Western Alaska Salmon Revolt (2013-11)

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Mar 28, 2014
Author: 
Megan V. McPhee, University of Alaska Fairbanks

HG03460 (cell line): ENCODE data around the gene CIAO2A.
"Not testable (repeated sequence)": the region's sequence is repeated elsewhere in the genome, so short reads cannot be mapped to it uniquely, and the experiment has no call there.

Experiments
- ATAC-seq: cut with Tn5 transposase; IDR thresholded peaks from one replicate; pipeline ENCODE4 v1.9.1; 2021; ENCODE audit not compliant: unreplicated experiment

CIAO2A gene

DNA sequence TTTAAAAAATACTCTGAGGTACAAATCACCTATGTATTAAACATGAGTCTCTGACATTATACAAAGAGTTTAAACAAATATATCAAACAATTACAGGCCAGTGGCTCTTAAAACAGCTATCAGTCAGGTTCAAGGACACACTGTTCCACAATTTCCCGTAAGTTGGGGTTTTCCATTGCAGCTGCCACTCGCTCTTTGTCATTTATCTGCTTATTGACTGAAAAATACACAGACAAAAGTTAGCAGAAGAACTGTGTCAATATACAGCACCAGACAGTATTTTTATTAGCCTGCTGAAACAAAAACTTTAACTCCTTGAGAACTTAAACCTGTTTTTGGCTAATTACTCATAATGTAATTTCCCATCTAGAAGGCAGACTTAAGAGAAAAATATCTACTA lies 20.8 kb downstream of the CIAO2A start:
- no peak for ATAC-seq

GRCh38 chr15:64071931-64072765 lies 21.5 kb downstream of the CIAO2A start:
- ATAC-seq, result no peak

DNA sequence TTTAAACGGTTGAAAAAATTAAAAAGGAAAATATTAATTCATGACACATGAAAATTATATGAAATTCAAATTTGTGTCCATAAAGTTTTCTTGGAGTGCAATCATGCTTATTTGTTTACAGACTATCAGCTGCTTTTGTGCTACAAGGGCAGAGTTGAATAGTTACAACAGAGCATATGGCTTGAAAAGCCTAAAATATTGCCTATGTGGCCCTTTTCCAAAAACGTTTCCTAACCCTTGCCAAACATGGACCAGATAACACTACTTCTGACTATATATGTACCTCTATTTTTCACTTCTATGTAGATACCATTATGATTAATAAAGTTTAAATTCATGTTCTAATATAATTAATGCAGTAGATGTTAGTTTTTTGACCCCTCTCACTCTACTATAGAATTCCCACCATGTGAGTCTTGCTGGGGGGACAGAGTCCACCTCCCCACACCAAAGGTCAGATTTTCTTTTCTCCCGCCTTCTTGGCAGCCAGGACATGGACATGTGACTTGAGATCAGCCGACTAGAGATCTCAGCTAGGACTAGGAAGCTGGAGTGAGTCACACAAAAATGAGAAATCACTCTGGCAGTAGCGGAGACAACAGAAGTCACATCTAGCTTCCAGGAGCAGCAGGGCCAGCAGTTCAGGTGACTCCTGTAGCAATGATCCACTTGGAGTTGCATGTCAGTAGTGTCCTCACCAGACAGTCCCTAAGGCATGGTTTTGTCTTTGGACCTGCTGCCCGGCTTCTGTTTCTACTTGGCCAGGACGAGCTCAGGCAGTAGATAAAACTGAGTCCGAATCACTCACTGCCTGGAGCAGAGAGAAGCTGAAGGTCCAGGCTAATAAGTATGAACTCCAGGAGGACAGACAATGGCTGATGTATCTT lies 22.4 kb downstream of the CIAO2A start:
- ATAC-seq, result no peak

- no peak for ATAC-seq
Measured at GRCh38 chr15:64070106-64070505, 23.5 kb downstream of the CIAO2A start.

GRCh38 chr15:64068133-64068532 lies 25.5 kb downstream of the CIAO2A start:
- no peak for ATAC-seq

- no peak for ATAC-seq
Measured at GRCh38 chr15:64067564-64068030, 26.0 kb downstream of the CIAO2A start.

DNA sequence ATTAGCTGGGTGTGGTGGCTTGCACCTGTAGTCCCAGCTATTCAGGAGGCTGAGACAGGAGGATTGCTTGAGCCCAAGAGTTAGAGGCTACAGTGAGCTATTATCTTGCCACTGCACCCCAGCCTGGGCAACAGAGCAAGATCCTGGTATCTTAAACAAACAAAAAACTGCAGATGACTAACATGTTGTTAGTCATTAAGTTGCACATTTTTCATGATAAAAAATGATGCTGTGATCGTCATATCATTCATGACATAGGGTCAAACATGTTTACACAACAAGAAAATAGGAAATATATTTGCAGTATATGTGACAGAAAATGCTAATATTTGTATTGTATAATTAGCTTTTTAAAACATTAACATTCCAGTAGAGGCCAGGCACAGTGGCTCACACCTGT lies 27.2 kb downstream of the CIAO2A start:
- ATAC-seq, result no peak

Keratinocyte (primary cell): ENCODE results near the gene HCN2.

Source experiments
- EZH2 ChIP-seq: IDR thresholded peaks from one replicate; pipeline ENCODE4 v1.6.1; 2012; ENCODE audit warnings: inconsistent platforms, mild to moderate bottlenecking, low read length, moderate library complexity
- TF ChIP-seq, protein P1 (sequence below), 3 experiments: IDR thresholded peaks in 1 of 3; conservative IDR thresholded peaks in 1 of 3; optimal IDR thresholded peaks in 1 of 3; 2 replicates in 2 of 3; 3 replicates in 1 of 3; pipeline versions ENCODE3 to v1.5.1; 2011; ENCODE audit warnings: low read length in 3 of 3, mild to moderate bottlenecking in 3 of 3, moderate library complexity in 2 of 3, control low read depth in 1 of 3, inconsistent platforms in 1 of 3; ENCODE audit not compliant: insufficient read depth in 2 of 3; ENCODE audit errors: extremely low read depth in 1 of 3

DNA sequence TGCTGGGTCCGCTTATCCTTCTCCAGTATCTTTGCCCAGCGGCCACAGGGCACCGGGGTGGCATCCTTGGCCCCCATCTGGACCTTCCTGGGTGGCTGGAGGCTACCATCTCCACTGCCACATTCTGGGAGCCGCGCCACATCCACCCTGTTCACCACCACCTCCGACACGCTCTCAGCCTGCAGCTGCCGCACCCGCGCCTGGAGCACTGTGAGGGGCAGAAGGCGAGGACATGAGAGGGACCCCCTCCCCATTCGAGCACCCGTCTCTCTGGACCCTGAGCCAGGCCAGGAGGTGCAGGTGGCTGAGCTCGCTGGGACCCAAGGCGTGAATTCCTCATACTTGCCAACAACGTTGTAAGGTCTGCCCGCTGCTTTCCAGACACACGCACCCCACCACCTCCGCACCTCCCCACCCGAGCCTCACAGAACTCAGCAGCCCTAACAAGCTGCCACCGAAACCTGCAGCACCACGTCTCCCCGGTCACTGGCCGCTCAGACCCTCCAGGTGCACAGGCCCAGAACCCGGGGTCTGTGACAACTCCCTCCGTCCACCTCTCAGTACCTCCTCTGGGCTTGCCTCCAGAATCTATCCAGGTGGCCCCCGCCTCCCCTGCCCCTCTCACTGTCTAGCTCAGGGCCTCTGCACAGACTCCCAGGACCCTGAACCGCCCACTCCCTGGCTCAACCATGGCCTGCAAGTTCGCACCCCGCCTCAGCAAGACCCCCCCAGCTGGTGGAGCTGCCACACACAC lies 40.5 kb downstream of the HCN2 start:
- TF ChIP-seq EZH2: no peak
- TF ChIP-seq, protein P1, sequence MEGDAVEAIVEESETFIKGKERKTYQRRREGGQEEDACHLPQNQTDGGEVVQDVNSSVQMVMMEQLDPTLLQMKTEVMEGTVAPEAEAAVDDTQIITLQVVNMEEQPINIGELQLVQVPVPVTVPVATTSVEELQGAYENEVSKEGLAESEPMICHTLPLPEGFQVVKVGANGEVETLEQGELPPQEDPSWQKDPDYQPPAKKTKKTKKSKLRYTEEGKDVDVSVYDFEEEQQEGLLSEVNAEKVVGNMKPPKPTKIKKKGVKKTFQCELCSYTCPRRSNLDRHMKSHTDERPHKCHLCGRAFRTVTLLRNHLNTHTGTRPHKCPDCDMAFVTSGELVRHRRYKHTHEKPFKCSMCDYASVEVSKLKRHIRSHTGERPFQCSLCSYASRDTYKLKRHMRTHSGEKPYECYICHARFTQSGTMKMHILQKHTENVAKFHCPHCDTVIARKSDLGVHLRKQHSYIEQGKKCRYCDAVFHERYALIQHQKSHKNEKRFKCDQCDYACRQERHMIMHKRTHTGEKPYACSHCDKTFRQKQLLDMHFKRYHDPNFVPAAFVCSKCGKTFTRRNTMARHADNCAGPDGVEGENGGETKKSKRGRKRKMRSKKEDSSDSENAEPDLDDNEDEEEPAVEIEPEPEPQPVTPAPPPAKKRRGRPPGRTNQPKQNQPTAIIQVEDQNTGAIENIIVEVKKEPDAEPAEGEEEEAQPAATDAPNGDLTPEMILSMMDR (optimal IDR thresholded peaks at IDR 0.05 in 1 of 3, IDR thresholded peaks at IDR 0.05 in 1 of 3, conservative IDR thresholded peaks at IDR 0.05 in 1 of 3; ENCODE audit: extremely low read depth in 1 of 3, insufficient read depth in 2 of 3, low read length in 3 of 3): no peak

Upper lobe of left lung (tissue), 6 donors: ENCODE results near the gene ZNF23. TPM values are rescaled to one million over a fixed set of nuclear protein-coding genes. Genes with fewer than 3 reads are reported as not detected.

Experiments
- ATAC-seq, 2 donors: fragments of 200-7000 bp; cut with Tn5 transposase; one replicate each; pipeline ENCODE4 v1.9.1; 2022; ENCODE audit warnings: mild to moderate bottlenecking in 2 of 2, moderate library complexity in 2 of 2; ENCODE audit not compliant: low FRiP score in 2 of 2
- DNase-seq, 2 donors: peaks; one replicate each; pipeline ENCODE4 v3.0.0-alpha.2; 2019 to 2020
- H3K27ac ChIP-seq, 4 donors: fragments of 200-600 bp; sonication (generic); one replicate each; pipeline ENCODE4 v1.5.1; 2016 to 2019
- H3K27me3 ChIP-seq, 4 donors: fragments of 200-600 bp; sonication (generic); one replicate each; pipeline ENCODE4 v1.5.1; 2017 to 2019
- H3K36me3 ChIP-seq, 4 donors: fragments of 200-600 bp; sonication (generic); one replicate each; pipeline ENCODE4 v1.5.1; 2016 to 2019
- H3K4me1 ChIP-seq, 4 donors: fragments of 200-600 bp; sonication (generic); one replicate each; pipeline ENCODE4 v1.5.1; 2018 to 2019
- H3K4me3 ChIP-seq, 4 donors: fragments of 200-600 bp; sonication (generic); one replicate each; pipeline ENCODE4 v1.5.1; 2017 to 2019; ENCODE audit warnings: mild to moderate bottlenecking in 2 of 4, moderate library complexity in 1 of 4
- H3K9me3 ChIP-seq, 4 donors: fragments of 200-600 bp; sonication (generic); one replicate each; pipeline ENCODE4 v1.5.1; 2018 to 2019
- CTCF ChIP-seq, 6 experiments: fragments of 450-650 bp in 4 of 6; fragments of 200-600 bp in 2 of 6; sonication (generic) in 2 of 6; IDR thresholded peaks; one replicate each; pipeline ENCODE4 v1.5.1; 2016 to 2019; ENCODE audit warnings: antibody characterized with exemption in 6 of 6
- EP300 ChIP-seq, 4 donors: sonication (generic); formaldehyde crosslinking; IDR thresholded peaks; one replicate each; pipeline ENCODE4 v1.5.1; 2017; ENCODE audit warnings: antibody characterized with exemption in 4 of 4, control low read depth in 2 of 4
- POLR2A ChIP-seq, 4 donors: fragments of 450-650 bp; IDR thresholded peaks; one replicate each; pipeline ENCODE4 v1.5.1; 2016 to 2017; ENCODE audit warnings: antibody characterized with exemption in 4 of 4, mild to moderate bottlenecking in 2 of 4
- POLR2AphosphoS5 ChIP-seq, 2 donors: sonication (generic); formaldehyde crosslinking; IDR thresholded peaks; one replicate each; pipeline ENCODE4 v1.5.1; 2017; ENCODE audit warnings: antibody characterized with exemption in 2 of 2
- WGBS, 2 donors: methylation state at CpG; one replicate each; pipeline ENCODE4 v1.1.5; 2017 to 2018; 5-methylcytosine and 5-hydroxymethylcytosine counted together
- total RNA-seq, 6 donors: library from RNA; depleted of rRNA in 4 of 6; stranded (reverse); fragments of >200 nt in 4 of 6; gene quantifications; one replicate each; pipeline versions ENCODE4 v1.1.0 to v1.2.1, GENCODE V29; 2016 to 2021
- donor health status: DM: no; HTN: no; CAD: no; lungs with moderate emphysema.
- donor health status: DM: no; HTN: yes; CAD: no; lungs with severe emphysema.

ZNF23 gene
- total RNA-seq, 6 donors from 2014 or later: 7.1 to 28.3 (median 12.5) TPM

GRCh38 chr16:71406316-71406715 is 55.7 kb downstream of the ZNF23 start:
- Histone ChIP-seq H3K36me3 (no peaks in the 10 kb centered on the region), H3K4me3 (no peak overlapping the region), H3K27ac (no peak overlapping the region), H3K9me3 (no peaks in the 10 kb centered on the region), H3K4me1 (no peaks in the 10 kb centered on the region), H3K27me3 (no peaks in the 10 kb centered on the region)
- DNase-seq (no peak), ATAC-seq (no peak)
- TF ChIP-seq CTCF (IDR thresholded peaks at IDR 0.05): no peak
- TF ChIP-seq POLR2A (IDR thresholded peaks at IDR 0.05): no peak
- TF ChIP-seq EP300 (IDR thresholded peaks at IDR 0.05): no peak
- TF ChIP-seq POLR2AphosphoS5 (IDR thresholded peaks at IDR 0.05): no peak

In June of 2012, more than 25 Alaska native residents along the Kuskokwim River were cited for fishing illegally for Chinook salmon. At least 30 nets and more than 1,000 pounds of fish were seized by state and federal officials, and in some cases fishermens’ nets were cut. These conflicts occurred after Alaska Department of Fish and Game (ADF&G) regional managers extended a closure of the Kuskokwim River subsistence fishery in an attempt to allow enough Chinook upstream to spawn, following multiple years of poor returns of Chinook salmon. This case study will develop and explore a socio-environmental model for the Kuskokwim River Chinook salmon fishery, with students working from the point of view of a newly graduated, newly hired fishery biologist responsible for managing the salmon fishery on the Kuskokwim River. Students will be asked to consider what they need to know, in addition to strictly biological information, in order to do their job well.

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